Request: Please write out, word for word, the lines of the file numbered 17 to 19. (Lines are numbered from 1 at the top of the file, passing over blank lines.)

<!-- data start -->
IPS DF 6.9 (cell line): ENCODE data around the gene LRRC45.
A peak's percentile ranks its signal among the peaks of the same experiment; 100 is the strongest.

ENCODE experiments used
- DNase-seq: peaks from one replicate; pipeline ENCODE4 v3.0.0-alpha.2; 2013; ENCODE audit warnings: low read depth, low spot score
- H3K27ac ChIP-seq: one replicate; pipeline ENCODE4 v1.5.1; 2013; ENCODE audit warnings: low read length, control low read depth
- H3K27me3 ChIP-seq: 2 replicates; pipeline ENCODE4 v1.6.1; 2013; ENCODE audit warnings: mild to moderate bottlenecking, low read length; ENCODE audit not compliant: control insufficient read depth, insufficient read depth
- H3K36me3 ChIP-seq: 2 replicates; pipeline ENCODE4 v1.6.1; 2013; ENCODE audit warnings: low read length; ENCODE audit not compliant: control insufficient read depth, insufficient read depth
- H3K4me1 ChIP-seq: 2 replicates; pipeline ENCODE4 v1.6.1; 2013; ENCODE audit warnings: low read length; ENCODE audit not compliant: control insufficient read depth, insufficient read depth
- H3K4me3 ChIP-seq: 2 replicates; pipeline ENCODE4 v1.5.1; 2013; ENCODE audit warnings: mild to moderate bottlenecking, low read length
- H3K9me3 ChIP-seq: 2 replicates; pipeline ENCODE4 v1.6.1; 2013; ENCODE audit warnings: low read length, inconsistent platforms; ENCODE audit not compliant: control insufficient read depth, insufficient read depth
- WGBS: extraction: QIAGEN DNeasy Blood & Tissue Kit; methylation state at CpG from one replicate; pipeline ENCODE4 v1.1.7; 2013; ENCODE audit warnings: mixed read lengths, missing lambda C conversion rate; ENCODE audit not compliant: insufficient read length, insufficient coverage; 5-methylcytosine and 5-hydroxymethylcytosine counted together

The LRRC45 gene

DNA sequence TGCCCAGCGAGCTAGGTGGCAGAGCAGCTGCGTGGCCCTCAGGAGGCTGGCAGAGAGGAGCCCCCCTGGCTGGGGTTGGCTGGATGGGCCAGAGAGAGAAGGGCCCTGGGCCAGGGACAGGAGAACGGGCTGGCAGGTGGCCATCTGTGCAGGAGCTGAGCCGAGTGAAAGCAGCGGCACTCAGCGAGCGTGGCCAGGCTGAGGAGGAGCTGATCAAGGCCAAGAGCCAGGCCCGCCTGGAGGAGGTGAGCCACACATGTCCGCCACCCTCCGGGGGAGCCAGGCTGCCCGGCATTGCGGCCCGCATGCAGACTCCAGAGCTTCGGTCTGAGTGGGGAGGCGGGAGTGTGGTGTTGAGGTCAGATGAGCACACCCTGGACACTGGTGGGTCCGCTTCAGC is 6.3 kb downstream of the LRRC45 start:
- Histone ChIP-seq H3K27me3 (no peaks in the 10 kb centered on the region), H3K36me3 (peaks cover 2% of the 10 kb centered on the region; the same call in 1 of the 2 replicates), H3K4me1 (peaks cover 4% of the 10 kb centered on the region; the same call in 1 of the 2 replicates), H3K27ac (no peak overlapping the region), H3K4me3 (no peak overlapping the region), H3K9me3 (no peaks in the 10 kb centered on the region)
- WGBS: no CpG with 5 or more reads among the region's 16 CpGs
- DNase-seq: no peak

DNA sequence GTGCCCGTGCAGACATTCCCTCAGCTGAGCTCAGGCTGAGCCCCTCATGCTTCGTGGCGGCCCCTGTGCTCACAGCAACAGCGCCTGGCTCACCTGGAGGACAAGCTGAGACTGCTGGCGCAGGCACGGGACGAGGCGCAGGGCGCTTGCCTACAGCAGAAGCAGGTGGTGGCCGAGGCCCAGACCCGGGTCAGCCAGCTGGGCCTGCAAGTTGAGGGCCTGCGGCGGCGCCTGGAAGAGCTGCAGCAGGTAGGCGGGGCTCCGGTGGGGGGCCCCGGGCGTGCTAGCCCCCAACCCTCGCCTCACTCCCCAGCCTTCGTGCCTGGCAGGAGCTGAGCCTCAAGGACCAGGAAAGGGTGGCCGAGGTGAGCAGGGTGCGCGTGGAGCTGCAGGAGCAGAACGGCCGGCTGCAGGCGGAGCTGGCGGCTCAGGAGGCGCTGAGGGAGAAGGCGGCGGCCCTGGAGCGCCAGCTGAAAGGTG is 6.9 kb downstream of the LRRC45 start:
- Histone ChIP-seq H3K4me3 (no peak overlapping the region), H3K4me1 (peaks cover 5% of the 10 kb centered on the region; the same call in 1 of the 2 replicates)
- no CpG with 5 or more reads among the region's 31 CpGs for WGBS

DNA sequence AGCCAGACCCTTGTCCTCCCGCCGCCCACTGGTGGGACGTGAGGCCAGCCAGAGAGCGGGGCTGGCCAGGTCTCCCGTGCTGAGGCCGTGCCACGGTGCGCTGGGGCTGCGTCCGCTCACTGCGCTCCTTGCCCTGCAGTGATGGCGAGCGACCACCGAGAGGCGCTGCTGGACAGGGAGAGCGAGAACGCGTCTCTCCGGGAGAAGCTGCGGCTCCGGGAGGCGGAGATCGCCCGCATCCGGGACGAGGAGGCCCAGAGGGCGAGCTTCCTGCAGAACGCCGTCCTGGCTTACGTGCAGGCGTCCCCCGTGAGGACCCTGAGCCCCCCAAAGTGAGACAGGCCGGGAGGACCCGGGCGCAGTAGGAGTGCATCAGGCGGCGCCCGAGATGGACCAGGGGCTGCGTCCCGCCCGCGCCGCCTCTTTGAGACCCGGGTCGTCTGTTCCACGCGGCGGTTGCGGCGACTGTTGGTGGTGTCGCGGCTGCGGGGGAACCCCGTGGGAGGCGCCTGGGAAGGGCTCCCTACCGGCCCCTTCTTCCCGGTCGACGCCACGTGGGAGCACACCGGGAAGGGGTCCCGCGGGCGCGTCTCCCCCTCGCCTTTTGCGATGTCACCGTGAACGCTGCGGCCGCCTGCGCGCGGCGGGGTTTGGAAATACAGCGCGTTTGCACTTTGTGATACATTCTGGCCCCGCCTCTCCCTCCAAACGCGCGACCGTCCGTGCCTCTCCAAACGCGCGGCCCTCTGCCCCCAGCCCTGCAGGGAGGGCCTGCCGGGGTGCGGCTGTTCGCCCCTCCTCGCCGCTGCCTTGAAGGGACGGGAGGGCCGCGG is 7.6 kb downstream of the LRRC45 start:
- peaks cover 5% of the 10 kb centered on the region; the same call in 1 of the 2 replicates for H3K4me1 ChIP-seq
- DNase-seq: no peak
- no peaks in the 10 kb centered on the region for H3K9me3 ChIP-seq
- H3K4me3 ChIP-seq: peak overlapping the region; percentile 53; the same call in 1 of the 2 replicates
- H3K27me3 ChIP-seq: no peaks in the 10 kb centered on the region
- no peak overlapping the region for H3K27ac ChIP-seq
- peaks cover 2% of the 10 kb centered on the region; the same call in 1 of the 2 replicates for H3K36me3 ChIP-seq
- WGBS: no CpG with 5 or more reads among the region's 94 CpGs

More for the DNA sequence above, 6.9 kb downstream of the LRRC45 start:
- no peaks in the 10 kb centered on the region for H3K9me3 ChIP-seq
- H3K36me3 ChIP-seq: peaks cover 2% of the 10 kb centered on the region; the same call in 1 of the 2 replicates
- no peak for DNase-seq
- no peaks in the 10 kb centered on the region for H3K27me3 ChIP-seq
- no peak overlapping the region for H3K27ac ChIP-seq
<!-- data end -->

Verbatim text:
DNA sequence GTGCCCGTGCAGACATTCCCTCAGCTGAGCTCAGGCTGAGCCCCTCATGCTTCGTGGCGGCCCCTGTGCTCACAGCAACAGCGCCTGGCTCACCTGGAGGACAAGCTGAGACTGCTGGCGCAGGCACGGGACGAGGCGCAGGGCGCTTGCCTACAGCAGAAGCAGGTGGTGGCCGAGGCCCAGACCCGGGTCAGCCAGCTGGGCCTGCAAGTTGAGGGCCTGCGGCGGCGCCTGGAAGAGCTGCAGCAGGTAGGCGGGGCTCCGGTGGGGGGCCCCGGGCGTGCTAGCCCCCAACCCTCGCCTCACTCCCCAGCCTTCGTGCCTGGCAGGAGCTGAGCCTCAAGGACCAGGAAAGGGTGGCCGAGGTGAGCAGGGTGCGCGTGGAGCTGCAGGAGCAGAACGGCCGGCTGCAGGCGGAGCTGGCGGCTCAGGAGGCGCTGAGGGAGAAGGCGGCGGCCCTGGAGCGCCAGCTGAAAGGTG is 6.9 kb downstream of the LRRC45 start:
- Histone ChIP-seq H3K4me3 (no peak overlapping the region), H3K4me1 (peaks cover 5% of the 10 kb centered on the region; the same call in 1 of the 2 replicates)
- no CpG with 5 or more reads among the region's 31 CpGs for WGBS